toward his plane as he flew over Hagenau, Germany. On the ground
the radar operator also got a reading on the objects.
"Upon reaching our altitude," the pilot related,
the foo fighters "leveled off and stayed on my tail." He executed
steep dives, banks, and other evasive maneuvers but the UFOs matched
him turn after turn. "After staying with the plane for two minutes,"
he testified, "they peeled off and turned away, flying under perfect
control, and then went out."
In another incident, radar operator as Andrew V.
most of the time radar operators didn't see the foo fighters
on their screen, on a least a few occasions they were able
to confirm their existence.
"I had frequently picked up a target on the radar
screen that appeared to be a conventional aircraft," he said.
"But... upon being tracked [it] would accelerate to a fantastic
speed, which made it impossible to set a rate on and even more
difficult to identify. So we referred to them as 'ghosts'... I
have always been puzzled by the occurrence of these sightings
I have personally made on radar."
More encounters with the strange spherical UFOs
were reported, but none of the objects ever seemed to take any
aggressive action, so the idea that they were an advanced enemy
weapon was dropped. After the war was over it was learned that
German and Japanese pilots had also been seeing the same things
and Axis military authorities had feared an Allied secret weapon.
Secret Weapons of World War II
After the war Rudolf Lusar, who had been a major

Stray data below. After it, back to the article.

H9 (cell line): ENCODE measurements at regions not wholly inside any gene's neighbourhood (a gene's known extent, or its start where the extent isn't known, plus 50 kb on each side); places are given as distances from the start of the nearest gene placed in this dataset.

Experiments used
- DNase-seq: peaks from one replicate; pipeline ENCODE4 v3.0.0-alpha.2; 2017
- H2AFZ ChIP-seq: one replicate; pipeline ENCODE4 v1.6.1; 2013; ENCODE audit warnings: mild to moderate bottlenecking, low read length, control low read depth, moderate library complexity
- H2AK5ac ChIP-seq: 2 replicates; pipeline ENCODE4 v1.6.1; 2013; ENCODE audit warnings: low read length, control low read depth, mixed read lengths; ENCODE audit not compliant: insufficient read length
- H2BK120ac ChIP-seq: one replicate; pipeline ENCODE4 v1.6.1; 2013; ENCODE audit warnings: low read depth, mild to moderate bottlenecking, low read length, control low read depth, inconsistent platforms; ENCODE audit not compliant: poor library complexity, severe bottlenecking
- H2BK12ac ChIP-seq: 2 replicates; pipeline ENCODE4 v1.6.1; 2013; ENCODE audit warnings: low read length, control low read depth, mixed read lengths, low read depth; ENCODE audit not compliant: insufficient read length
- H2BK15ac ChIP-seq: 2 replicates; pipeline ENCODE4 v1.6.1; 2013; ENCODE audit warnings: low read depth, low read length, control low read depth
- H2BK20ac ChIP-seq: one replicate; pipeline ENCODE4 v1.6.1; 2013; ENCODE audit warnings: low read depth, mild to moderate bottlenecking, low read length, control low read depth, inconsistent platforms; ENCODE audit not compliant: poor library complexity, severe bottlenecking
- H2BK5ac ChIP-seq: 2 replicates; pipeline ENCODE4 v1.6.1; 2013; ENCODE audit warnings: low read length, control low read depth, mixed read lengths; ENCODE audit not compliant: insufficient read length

in a German army technical unit, wrote a book called German
Secret Weapons of World War II . Lusar's book covered many
of the known inventions like the V1 and V2 rockets, but also included
a chapter on "Wonder Weapons." In the chapter Lusar claimed that
the Germans had developed small automated, unconventional aircraft.
One version was called the Feuerball while the other was
referred to as the Kugelblitz. According the story, these
craft were automatically guided and jet-propelled. These devices,
according to Lusar, were supposed to use electrostatic discharges
from the klystron tubes they carried to interfere with the electrical
systems of the bombers' engines.
Lusar's description of the Feuerball/Kugelblitz
device seems very close to the "foo-fighters" observed by Allied
pilots. Despite this, it seems unlikely that this is the real
explanation for the UFOs/foo fighters that pilots observed. No
Allied plane ever reported being attacked or disabled by a foo-fighter
and it is likely that if the Germans had invented a device capable
of tracking planes as well as the foo-fighters apparently did,
they would have soon armed it with more effective weapon than
a klystron tube.
So what were these UFOs? The military decided they
might be an unusual electrical or optical effect that might be
related to ball lightning
or St Elmo's fire. St. Elmo's fire is known to form as an electrical
glow around the wing tips of planes, but is not known to form
into the shape of a sphere. Ball lightning is spherical and has
been observed near aircraft, but it is short-lived and is not
known to fly in formation with planes.
military aircraft, like this P-38 Lightning, observed the
Another possibility authorities explored was that
crew might have been seeing the afterimages of bright flashes
from flak explosions nearby (like the bright spot left on in your
vision when a camera flash goes off in your face). This seems
an unlikely explanation, however, for the many cases of foo fighters
that took place when the aircraft was not receiving anti-aircraft
Finally they also considered the possibility that
the whole thing was in the imaginations of the plane crews who
were justifiably nervous under the pressure of flying dangerous
war time missions.
Despite all these speculations no conclusive explanation
for the foo fighters has ever been found.
Copyright Lee Krystek
1996-2012. All Rights Reserved.